If you've been living under a rock or buried in projects throughout 2017, this is the article for you. A lot happened in the 2017 JavaScript world, and it's setting up 2018 for a lot of action and innovation. These were the top JavaScript trends of 2017 and what's likely to happen in 2018.

You can use this article as a guide to plan out your JavaScript growth as a developer in 2018, so you can start working on more innovative projects.

We've since written about the JavaScript trends to watch in 2019 and 2020 too. Go check out those posts and see how the JavaScript ecosystem has evolved over time!

React vs. Vue.js

Let's get straight to the good stuff: This time last year, not many had faith that Vue would ever become a big competitor to React when it comes to company adoption, but it was impossible to ignore Vue this year, even sending Angular into the shadows in terms of developer hype.

As we look ahead to 2018, we're about to embark on an intense 2 years filled with a lot of excitement for Vue.

But let’s not forget React still has the financial backing of one of the richest companies in the world, not to mention some incredibly talented maintainers. Both core teams also collaborate and inspire one another.

So what’s giving Vue the spotlight?

Vue is doing all the things that make developers really happy:

  • Vue is lightweight, easy to learn, has incredible tooling, has great state management and routing built-in (!), etc.

Vue's community certainly isn't as large as React yet, but communities grow based on whether the core team has great ambassadors and listens to its community (both of which are in place).

When it comes to pleasing developers, let's not forget Facebook's epic fail this year with the BSD + Patents license snafu that went over really well with developers.

Sure, Twitter wars never killed a framework, but we’ve seen before how mismanagement (ex: Angular 2 delay) can create a window of opportunity to allow an alternative to step in and take the spotlight.

We've actually reached the point where you might as well start every project with Vue to simplify life, and that's an impressive accomplishment by their core team.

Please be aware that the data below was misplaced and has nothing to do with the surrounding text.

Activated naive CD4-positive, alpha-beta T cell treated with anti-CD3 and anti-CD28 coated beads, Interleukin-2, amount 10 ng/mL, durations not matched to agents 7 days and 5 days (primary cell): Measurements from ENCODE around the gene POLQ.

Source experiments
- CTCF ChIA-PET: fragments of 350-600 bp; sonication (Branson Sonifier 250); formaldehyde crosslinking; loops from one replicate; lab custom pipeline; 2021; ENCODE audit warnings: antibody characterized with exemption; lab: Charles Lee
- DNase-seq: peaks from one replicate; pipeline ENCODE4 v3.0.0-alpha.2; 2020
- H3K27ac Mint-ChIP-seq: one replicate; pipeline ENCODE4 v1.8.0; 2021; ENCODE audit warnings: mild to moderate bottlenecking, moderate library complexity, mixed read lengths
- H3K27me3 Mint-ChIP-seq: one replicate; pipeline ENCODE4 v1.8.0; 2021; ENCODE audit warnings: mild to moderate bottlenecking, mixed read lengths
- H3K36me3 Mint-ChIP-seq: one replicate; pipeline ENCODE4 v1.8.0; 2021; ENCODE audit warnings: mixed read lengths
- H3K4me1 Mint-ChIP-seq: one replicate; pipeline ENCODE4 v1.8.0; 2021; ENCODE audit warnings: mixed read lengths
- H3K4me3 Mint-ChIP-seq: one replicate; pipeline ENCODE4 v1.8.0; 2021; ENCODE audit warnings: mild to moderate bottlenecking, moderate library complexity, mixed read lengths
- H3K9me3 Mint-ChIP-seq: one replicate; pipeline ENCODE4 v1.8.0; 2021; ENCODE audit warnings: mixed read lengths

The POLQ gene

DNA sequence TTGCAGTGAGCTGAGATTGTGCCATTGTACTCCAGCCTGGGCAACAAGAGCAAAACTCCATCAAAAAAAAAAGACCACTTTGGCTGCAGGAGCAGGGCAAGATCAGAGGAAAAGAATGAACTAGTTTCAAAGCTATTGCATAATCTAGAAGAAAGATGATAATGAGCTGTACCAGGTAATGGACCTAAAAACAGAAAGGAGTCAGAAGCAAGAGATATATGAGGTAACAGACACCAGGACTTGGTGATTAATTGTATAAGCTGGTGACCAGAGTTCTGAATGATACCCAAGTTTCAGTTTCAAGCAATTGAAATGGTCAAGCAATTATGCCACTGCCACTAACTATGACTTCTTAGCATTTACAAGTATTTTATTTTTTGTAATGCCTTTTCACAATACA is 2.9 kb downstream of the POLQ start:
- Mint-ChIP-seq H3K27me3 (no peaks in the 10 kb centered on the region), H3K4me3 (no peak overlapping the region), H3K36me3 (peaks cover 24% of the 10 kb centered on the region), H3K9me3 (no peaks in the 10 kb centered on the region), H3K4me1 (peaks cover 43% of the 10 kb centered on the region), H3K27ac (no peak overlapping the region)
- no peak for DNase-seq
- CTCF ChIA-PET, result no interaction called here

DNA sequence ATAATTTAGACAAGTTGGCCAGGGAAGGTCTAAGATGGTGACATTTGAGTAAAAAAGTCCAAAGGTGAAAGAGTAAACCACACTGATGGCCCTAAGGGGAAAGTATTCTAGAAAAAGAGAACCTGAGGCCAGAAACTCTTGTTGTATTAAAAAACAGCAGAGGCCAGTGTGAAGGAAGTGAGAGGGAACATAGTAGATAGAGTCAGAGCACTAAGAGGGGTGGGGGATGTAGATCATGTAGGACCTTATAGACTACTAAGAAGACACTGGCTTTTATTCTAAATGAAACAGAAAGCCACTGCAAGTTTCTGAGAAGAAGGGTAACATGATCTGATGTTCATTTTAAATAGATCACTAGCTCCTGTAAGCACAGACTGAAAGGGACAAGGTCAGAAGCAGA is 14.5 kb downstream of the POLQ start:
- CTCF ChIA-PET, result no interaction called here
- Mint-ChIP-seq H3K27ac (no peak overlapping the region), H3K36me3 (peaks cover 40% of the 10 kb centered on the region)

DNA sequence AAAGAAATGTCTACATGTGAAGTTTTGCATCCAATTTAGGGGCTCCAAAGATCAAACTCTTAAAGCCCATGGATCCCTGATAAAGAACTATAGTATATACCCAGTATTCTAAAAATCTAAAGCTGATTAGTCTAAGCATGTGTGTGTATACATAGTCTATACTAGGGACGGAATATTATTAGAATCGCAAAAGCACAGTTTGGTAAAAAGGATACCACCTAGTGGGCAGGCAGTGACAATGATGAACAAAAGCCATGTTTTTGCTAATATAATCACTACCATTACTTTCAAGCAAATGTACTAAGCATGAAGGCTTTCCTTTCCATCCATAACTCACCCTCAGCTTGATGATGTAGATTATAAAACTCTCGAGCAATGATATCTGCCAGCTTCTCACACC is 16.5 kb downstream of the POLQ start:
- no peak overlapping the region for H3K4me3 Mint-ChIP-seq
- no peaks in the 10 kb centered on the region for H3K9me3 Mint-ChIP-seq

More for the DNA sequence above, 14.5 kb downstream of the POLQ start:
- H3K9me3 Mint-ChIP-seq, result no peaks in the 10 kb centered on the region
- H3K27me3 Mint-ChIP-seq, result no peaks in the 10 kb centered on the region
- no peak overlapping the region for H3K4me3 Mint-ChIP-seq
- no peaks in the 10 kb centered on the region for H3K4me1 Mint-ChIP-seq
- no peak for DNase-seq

Here's a great write-up on React vs. Vue vs. Angular from this year.

The likely end scenario? Facebook does what it does best: copy the innovators and the world continues to use React.

Every JS developer should still consider learning Vue.js, as it's made a big enough splash to where we are starting to see the requests for Vue.js developers for hire come in, meaning you can create some value for yourself in the short-term at least.


And then there's Next.js, which we'll call 'insurance for React.'

React coupled with Next.js gets you much closer to the Vue experience in terms of tooling, code splitting, routing and state management, allowing you to also retain the massive React ecosystem and support.

Next is also especially useful for server-side rendered apps built in React, an increasing trend on its own.

Plus, add in Now.js (created by the same team) and you have a super fast way to deploy your React apps.

As the Vue vs. React battle continues, expect to see more and more adoption of Next in tandem with React to make everyone in the React camp feel more comfortable.


Despite Angular's growing difficulties at pleasing developers, it will still continue to be a widely used framework in 2018.

Many companies adopted Angular 1.0 years ago, and as they look to migrate to something better in 2018-19, they'll be looking at React or Vue.js as potential alternatives than Angular 2.

Angular’s remaining advocates have taken the stance that Angular will be the JS framework of choice for the enterprise because big companies like OS projects backed by a big company (Google). But can’t the same argument be made about React and Facebook?

Here's everything you need to know about what happened to Angular in 2017.


It's always worth paying attention to anything that Facebook is using in production.

Facebook now uses Reason (their take on the already well-established OCaml) for the web version of Facebook Messenger, among other projects (WhatsApp, Instagram, Ads, etc.).

In 2017, they also released reason-react which creates bindings for React so you can actually write Reason code that compiles to idiomatic ReactJS.

So imagine not needing to install Babel (+ many plugins), Flow, etc. and only needing the power of OCaml + Reason (which now supports React bindings). That's a big trend waiting to explode.

Reason gained far more attention this year in the JS realm than most other compile-to-js languages (sorry Elm, we still love you anyway), so it's definitely one to keep watching and playing with in 2018.


GraphQL is a query language for APIs (think: a modern take on REST).

GraphQL lived up to the hype in 2017, as major companies like Yelp, Spotify, Github, Walmart, NYTimes, etc. all now have GraphQL-based APIs.

Some of these APIs are even exclusively GraphQL, with no REST option even available. Put simply: innovative companies are placing their bets on GraphQL.

RESTful APIs are certainly far from dead, but again, looking at the trends of where startups are moving, GraphQL is a popular option.

Alternatives like Falcor, on the other hand, are barely ever discussed anymore.